Mater reminds us to recognise, respond, refer and record abuse this Sexual Violence Awareness Month

Warning: This article contains information about sexual and domestic violence which some readers may find distressing.

Across Queensland last year, more than one-third of sexual assaults occurred in the context of domestic and family violence[1] – meet the Mater People on a mission to change these statistics.

During October we recognise Sexual Violence Awareness (SVA) Month – raising community awareness about sexual violence and promoting support options available to people affected by sexual assault and sexual abuse.

This year’s theme, ‘Start by believing,’ is a strong message that echoes a global movement to transform the way we respond to victim-survivor disclosures.

‘Start by believing’ acknowledges that after disclosing, victim-survivors can be subject to disbelief, interrogation, victim-blaming and minimisation of their trauma.

Mater Hospital Brisbane Specialist Project Officer Rebecca Latham works in the Social Work team specialising in Domestic and Family Violence (DFV) and is one of the specialists working to assist those who have dealt with sexual violence.

“Sexual violence is a particularly destructive form of harm; the act simultaneously causes physical, sexual and psychological damage and is a painful betrayal of security and trust,” Ms Latham said.

“The shame associated with it means it often goes unreported and rates of conviction suggest very few perpetrators face legal consequences.”

Funded by Mater Foundation, the Addressing Domestic Abuse (ADA) project is a state-wide initiative that is currently working with Mater People and external specialists in the DFV space to ensure all health professionals are up to speed on the breadth of recent DFV and sexual assault reforms occurring across Queensland.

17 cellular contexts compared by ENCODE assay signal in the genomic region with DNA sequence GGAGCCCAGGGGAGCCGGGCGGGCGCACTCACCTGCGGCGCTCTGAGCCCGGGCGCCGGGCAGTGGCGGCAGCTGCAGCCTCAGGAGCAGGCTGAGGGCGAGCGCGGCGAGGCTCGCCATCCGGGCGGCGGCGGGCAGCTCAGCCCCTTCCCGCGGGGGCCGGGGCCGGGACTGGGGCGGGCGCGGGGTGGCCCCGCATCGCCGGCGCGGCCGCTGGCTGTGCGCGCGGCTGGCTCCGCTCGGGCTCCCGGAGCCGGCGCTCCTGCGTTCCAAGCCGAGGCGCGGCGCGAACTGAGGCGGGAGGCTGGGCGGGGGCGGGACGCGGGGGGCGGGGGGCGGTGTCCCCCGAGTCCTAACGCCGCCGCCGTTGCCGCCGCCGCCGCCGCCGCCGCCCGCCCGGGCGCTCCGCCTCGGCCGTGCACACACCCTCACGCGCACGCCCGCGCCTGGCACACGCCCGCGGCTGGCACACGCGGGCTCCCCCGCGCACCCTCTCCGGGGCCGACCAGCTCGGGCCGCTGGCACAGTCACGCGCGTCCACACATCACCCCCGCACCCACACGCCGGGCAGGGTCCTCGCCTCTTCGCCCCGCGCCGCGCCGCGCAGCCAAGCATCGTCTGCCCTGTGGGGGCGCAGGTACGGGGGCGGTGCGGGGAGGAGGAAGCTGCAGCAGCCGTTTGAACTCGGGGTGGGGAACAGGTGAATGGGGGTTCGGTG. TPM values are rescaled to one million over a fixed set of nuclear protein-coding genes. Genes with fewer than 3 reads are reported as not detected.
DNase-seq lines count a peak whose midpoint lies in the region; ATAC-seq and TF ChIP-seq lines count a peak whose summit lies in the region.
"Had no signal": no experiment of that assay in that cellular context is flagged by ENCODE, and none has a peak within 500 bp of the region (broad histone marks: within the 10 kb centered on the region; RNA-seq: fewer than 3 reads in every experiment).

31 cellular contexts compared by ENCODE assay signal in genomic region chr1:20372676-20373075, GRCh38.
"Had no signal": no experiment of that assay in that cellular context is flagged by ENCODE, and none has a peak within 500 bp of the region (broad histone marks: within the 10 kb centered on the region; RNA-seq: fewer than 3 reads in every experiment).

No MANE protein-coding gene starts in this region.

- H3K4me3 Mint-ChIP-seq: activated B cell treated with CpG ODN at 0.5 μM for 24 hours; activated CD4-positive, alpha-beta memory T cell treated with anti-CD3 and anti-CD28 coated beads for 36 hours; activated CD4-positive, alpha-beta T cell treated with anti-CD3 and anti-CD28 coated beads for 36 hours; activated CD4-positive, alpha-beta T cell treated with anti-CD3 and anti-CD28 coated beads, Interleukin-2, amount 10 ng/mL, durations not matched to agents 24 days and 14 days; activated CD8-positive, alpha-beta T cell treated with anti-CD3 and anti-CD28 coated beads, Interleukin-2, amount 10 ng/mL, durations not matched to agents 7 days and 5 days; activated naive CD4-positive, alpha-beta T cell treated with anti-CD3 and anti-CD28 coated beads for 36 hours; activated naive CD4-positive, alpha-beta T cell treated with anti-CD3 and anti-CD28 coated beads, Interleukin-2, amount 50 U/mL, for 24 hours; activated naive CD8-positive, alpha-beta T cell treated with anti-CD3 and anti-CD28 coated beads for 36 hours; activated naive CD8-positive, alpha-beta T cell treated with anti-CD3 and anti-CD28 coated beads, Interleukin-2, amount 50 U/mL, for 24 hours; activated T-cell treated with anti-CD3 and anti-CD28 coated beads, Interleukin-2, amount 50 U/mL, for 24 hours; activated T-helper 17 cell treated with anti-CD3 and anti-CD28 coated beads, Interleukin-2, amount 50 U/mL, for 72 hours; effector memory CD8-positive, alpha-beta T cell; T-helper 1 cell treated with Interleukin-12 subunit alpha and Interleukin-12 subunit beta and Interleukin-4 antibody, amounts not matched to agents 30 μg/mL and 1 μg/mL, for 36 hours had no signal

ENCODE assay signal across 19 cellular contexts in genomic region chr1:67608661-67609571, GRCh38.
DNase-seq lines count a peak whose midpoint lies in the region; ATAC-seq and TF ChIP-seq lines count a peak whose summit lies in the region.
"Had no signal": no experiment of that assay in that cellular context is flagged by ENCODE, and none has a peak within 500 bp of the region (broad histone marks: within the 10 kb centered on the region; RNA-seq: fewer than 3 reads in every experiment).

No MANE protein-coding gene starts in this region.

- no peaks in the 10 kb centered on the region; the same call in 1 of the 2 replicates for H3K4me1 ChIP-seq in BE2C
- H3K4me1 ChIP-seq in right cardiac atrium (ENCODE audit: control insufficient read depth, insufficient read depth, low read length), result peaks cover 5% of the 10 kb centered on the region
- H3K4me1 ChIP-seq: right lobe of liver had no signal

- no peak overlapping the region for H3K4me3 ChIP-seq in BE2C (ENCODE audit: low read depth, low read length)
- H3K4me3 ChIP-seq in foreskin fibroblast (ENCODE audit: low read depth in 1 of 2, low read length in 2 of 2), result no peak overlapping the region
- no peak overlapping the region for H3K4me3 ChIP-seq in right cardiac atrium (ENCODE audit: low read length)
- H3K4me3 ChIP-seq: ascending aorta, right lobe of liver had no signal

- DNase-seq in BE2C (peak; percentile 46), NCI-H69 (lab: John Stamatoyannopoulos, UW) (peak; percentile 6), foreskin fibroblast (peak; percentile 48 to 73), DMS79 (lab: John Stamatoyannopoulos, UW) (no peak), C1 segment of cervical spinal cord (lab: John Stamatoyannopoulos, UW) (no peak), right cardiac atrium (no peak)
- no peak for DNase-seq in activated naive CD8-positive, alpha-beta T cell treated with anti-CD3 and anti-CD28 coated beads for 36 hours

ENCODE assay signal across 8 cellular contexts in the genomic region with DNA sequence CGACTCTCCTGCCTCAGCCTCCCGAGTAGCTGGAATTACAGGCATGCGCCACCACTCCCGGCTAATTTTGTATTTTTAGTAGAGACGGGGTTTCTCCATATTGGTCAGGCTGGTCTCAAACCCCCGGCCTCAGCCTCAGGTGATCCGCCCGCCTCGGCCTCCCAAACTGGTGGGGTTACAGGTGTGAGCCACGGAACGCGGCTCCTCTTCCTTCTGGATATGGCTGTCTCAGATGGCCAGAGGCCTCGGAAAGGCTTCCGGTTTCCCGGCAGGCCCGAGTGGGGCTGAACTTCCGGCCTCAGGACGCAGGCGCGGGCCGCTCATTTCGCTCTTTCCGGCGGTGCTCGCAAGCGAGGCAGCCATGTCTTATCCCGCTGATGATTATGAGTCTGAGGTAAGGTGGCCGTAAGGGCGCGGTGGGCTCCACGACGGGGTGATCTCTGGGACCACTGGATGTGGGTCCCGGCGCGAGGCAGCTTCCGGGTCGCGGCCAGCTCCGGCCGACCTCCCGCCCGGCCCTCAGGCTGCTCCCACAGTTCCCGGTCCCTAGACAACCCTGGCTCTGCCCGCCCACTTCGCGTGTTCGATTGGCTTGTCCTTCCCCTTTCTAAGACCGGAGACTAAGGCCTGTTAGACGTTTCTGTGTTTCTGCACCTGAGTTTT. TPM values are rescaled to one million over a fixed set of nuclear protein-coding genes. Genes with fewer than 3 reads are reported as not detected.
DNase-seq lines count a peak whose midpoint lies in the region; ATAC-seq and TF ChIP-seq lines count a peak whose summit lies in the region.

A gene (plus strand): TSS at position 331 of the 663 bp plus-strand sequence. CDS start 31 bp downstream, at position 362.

“There are numerous sexual assault reforms being introduced in Queensland that have an impact on the support we provide, including the recent Amendment Bill introduced this month to adopt affirmative consent[2],” Ms Latham said.

Leveraging Mater’s diverse clinical specialists with a range of backgrounds, ADA aims to navigate DFV and sexual assault disclosure.

“We want to influence the entire health ecosystem to provide greater support and protection for victim-survivors with increased accountability for perpetrators and invest in the early detection of and sensitive responses to DFV and sexual assault.”

Mater People can help make an impact by registering to attend ADA training to boost your confidence in recognising, responding to, referring and recording domestic, family and sexual violence here.

Queensland Sexual Assault Helpline (live chat, anonymous contact option)


Pictured: Sabrina Singh, Stacey Lees, Dr Alex Prins, Dr Chris Carlson and Rebecca Latham.

[1] (Government, 2023)

[2] (Counsel, 2023)

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